Jim Dahle: We have a special guest today, one of our feature financial advisor partners, Marty Watkins, from True North Wealth, that we’ll be getting on the phone here and talking to for a few minutes, and answering some questions together.

Jim Dahle: Okay we have a guest today. One of our feature financial advisors, this is Marty Watkins from True North Wealth, where they say, “Integrity and our commitment to our clients come first. We stay true to our clients’ direction and wealth, not ours, and we pride ourselves in being a fee only firm in fiduciary on every relationship. We advise on our client’s entire financial picture true comprehensive planning by coordinating investment, retirement, estate tax, insurance, small business planning. We ensure every financial aspect of your life works in synchrony to your best interest.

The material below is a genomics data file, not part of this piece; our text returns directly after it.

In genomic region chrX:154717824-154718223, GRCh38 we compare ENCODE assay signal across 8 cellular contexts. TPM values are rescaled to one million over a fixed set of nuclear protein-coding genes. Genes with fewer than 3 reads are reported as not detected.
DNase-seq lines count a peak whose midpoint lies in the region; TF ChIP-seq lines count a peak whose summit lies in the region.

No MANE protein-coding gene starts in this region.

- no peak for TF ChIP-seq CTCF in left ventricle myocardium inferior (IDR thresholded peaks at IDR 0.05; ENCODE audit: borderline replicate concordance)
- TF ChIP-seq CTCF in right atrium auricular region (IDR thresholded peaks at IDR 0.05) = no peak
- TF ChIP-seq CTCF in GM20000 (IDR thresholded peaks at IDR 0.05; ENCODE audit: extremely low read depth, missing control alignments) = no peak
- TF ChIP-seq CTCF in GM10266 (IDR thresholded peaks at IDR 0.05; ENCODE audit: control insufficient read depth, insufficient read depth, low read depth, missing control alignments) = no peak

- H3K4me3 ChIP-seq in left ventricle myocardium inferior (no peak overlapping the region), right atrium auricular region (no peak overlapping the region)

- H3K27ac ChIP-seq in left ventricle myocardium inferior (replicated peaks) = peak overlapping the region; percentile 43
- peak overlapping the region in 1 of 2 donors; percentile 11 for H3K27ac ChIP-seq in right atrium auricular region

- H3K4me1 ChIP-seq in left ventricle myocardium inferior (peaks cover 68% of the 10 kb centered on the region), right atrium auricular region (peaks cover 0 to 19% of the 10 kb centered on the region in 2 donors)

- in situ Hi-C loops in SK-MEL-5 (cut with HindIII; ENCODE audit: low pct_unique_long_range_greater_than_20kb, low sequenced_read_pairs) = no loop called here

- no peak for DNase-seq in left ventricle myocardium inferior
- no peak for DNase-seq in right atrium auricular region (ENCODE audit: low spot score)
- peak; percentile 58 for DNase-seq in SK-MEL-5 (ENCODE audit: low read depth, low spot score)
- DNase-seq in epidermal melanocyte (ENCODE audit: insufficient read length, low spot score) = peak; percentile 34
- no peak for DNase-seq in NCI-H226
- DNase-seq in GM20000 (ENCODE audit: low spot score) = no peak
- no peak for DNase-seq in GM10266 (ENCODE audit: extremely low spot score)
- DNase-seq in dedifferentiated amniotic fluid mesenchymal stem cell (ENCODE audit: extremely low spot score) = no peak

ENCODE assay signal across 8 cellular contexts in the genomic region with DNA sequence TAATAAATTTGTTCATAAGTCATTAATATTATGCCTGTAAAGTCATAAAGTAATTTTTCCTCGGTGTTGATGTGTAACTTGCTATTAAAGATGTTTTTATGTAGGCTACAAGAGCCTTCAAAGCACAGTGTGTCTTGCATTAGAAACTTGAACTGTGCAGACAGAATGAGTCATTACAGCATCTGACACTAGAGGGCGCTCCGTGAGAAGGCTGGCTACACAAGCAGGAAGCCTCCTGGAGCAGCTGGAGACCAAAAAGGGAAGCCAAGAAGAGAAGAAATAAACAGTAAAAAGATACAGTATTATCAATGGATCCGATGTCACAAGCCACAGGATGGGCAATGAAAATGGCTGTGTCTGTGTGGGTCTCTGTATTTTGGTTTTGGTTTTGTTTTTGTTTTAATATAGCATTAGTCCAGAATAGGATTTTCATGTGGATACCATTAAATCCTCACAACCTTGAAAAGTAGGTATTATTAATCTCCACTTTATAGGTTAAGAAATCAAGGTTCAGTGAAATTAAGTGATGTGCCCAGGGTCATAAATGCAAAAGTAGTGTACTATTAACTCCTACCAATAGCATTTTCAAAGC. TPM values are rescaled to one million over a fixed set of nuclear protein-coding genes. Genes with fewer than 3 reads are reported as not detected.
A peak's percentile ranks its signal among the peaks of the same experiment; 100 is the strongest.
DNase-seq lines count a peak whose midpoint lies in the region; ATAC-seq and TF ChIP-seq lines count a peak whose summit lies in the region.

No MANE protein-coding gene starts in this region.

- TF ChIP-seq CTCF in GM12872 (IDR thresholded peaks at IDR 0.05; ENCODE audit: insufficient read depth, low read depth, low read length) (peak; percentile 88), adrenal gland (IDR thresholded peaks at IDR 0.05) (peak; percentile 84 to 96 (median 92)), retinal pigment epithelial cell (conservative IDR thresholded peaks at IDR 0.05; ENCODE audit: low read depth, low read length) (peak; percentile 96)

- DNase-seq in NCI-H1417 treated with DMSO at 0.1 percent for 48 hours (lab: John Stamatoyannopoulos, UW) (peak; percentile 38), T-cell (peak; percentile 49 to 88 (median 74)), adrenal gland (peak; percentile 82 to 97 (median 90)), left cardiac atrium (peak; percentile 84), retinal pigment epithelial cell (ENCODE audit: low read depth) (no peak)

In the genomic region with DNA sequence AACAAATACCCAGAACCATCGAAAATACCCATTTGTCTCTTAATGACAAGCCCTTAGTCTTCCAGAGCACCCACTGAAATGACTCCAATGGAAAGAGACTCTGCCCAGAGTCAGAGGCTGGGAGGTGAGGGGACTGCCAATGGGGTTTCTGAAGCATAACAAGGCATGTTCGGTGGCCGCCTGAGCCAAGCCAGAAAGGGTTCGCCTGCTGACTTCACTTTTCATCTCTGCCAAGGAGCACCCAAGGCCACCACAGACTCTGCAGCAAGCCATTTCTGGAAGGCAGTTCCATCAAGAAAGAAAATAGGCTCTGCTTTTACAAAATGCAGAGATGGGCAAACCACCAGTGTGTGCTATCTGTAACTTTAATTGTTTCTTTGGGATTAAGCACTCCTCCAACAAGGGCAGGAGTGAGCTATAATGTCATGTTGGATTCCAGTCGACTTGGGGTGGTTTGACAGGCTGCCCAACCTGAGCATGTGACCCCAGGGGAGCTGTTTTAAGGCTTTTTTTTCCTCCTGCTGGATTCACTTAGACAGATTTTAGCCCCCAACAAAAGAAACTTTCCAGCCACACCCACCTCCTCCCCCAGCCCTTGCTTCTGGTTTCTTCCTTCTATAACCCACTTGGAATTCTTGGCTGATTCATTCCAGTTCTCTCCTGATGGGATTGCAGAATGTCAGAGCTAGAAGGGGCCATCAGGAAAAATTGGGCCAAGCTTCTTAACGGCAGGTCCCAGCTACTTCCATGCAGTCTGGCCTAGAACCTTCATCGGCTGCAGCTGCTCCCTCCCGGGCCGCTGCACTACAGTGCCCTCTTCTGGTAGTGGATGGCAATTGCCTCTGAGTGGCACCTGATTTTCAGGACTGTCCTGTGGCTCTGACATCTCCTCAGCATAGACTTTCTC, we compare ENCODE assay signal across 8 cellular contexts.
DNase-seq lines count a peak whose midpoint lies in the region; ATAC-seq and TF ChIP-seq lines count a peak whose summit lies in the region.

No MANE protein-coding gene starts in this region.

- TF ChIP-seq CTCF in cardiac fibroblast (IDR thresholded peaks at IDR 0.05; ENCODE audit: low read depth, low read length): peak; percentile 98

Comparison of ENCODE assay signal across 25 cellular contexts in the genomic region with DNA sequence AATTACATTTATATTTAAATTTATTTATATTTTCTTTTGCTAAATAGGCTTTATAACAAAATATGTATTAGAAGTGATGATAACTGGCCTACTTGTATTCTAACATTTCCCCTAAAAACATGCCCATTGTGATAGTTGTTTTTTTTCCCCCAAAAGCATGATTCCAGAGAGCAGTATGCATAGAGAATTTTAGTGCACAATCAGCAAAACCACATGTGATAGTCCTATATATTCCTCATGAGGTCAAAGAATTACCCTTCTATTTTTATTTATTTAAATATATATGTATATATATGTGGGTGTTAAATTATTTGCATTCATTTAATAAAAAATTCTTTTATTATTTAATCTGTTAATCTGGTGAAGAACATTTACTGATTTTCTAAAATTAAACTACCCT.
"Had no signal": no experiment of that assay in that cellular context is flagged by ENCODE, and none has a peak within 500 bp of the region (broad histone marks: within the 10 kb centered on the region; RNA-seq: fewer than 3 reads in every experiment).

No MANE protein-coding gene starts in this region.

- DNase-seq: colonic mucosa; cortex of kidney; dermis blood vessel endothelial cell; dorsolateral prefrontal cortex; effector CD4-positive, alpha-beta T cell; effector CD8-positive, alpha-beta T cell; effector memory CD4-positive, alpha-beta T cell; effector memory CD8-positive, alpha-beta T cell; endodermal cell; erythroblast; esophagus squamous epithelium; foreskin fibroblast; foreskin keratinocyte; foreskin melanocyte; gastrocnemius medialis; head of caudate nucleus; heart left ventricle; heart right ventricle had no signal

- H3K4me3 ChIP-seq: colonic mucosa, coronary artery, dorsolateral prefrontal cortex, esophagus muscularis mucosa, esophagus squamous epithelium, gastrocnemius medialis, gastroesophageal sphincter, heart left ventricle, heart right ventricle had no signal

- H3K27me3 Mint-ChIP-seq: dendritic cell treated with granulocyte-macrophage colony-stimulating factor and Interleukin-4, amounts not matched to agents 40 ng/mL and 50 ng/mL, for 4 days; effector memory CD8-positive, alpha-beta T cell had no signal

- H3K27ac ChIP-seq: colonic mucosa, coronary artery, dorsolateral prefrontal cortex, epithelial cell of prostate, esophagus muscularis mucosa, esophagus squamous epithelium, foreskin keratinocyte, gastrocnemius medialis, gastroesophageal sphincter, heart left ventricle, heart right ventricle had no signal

Jim Dahle: Regular reviews of financial plans allow us to foresee potential problems, give advice based on the current economic climate, and plan for any major life changes. Now there are actually two offices to True North Wealth. The first one is in Utah. It’s in Salt Lake City and in Logan, actually. There’s two in Utah, but there’s also an office in Boise, Idaho that does business as the Idaho Medical Association Financial Services.

Jim Dahle: So, for all you Idahoans, that’s the firm we’re talking about today. But these guys will work with clients across the country, like all of our recommended financial advisors. They are used to working with people by phone and email and video conference, so you can reach them at truenorthwealth.com or 8-0-1-3-1-6-8-1-7-5.